“Women’s Feelings,” she explains, “is a private emotional realm, tricky to navigate and best left to the ladies. It has little to do with male leaders, and nothing to do with important matters of state.” The problem, she adds, with this characterization is that it “minimizes what should be an obvious point: rape is a crime.”

Part of the problem is cultural, experts say. Australia has a dearth of sex education, so it should be no surprise that Mr. Morrison, the leader of among the most male-dominated spaces in the country, can’t fully comprehend issues of consent, or articulate an appropriately condemning response, they add.

“There’s a huge lack of willingness to talk about it,” said Sharna Bremner, an assault survivor and the founder of End Rape on Campus Australia. Australia, she added, is still enmeshed in a “blokey culture” and tends to be significantly behind other countries in addressing sexual assault and sexual harassment.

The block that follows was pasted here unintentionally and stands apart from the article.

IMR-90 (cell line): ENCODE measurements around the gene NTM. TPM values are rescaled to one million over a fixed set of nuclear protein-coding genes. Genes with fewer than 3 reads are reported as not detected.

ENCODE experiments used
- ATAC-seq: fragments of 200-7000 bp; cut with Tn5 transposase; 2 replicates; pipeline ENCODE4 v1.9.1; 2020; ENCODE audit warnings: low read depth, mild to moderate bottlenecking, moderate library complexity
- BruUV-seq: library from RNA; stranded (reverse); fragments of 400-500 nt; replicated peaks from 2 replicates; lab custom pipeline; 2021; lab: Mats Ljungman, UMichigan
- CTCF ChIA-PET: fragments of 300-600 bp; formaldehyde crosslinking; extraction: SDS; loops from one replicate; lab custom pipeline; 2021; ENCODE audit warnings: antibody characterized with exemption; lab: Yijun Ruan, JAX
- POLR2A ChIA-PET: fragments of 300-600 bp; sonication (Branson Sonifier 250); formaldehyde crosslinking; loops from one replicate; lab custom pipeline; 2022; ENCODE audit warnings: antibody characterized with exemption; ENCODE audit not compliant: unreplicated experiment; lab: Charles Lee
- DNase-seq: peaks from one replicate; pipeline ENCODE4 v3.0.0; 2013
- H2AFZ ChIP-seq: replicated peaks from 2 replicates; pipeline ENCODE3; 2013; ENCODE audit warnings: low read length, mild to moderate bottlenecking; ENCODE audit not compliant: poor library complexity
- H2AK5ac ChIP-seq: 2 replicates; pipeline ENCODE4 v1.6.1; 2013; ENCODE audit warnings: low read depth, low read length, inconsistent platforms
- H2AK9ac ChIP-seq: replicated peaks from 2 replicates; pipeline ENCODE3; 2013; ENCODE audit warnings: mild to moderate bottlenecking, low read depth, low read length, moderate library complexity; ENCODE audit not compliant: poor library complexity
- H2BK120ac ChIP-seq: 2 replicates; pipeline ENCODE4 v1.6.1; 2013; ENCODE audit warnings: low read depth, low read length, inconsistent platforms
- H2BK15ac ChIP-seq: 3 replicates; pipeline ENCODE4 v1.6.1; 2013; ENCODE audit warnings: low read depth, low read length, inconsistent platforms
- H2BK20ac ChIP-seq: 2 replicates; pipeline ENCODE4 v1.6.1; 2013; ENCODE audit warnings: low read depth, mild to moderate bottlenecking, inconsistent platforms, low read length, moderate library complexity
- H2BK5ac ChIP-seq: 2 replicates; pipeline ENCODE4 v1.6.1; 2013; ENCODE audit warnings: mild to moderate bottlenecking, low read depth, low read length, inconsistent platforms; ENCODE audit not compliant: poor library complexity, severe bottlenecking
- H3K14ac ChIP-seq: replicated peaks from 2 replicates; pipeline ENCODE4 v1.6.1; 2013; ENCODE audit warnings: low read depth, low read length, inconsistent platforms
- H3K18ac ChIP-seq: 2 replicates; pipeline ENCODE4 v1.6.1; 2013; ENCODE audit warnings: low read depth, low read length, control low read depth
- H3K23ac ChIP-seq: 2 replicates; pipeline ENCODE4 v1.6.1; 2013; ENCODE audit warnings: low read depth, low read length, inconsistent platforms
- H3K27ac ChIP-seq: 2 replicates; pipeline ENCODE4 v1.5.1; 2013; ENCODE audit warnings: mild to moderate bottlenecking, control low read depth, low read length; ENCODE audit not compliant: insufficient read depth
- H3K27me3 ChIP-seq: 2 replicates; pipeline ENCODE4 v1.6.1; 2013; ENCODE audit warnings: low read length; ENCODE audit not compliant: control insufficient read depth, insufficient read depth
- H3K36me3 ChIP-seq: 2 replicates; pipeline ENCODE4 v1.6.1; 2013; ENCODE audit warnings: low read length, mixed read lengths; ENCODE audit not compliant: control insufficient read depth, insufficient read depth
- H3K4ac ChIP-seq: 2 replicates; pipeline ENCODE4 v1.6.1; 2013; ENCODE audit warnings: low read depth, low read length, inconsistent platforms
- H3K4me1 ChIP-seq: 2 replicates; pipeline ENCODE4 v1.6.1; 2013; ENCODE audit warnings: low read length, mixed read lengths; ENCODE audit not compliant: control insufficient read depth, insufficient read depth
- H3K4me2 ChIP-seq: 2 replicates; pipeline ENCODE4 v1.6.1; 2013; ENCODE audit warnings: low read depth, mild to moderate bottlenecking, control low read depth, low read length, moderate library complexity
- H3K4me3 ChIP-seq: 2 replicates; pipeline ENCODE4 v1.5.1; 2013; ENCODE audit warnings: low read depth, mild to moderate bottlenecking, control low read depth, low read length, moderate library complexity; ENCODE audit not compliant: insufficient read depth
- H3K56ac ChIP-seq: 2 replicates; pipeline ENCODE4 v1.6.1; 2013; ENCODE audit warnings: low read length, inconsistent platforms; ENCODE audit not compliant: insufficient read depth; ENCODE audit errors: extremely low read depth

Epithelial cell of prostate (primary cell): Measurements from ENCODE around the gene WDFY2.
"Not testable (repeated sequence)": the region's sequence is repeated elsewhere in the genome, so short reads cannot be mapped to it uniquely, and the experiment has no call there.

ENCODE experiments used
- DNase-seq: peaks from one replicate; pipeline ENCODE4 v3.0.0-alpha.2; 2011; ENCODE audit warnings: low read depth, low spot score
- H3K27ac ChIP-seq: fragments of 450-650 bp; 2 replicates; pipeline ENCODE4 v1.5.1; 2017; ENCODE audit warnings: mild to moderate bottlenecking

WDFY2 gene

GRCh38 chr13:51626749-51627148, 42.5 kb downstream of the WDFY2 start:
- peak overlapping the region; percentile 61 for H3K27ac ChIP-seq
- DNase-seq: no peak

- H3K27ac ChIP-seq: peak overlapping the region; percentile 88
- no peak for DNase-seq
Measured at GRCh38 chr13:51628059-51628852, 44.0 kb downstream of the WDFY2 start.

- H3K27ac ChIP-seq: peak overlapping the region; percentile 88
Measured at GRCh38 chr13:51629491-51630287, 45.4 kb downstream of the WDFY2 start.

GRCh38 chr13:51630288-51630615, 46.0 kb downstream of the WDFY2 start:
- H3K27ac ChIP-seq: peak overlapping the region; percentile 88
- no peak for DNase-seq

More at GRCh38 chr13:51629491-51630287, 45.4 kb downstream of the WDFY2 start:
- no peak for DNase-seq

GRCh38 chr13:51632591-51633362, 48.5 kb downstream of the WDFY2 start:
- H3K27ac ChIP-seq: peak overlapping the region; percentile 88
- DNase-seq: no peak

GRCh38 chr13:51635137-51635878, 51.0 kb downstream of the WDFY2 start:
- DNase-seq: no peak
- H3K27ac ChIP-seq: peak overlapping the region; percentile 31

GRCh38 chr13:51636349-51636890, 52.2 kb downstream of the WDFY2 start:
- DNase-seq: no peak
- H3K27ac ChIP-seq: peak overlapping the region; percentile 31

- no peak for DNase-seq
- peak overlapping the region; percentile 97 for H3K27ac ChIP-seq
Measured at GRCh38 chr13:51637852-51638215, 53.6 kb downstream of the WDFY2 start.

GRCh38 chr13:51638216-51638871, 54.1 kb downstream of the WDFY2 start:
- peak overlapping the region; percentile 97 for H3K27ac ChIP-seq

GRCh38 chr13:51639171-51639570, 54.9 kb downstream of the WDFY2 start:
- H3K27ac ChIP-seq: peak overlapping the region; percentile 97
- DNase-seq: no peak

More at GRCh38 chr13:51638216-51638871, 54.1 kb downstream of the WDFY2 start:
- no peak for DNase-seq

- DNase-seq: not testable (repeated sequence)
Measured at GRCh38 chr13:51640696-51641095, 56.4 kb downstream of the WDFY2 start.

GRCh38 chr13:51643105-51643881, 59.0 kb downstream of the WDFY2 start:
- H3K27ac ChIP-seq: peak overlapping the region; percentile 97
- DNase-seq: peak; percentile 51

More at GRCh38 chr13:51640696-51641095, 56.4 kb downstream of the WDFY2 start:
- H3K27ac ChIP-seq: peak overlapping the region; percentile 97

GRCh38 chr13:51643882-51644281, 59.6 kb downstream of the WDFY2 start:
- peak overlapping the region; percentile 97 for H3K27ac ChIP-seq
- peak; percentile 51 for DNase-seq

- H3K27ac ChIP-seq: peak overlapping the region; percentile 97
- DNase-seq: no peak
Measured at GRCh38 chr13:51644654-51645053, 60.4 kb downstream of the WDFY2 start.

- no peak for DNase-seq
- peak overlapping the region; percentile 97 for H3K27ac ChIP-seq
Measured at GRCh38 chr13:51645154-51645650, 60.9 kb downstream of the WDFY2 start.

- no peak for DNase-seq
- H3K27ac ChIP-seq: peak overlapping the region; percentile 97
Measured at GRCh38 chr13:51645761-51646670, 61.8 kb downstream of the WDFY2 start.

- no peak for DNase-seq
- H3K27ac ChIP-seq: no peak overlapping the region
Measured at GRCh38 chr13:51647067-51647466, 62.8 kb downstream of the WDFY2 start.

“The boys’ club of politics is hardly a place that is invested in supporting a culture of enthusiastic consent,” said Rachael Burgin, a lecturer in criminology at Swinburne University of Technology in Melbourne.

“Talking about sex education doesn’t win elections,” she added.

So where does this leave us? Women’s rights advocates say Ms. Higgins has provided the country with an opportunity for self-reflection; with an opportunity to strip back a culture that is complicit in crimes of sexual assault and violence.

“If we want to fix misogyny and sexual assault, that’s the conversation we need to have as a country,” said Clare O’Neil, a member of the opposition Labor Party. “If our Parliament can’t do that, then how can we ask Australians to?”

We want to hear what you think: Has the rhetoric from the government around Ms. Higgins’s accusations bothered you? And what kind of sex education have you received in your own experience in Australia? Let us know at

Now, on to the week’s stories:

Cornell Tukiri for The New York Times

Stefani Reynolds for The New York Times

Last week, we asked how you felt about Facebook’s decision to ban news in Australia, and whether it had changed your social media habits. Here are some reader responses: